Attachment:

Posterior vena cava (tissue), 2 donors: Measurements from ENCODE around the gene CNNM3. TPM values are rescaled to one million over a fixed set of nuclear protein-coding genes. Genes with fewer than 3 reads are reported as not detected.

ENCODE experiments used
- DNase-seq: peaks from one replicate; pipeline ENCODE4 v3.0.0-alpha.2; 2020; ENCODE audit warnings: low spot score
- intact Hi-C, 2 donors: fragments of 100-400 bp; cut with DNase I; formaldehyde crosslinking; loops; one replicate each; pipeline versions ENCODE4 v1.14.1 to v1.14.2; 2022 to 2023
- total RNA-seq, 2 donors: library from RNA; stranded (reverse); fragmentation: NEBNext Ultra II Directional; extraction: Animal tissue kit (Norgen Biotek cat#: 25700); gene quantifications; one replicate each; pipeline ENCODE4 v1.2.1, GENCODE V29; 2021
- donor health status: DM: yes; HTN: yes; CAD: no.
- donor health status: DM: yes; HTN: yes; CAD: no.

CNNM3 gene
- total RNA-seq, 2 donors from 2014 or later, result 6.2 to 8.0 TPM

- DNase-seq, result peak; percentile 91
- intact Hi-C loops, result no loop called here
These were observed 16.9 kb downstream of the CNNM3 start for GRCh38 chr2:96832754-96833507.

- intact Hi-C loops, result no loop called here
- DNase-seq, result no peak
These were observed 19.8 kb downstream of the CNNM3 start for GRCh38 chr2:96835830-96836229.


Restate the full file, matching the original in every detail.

Posterior vena cava (tissue), 2 donors: Measurements from ENCODE around the gene CNNM3. TPM values are rescaled to one million over a fixed set of nuclear protein-coding genes. Genes with fewer than 3 reads are reported as not detected.

ENCODE experiments used
- DNase-seq: peaks from one replicate; pipeline ENCODE4 v3.0.0-alpha.2; 2020; ENCODE audit warnings: low spot score
- intact Hi-C, 2 donors: fragments of 100-400 bp; cut with DNase I; formaldehyde crosslinking; loops; one replicate each; pipeline versions ENCODE4 v1.14.1 to v1.14.2; 2022 to 2023
- total RNA-seq, 2 donors: library from RNA; stranded (reverse); fragmentation: NEBNext Ultra II Directional; extraction: Animal tissue kit (Norgen Biotek cat#: 25700); gene quantifications; one replicate each; pipeline ENCODE4 v1.2.1, GENCODE V29; 2021
- donor health status: DM: yes; HTN: yes; CAD: no.
- donor health status: DM: yes; HTN: yes; CAD: no.

CNNM3 gene
- total RNA-seq, 2 donors from 2014 or later, result 6.2 to 8.0 TPM

- DNase-seq, result peak; percentile 91
- intact Hi-C loops, result no loop called here
These were observed 16.9 kb downstream of the CNNM3 start for GRCh38 chr2:96832754-96833507.

- intact Hi-C loops, result no loop called here
- DNase-seq, result no peak
These were observed 19.8 kb downstream of the CNNM3 start for GRCh38 chr2:96835830-96836229.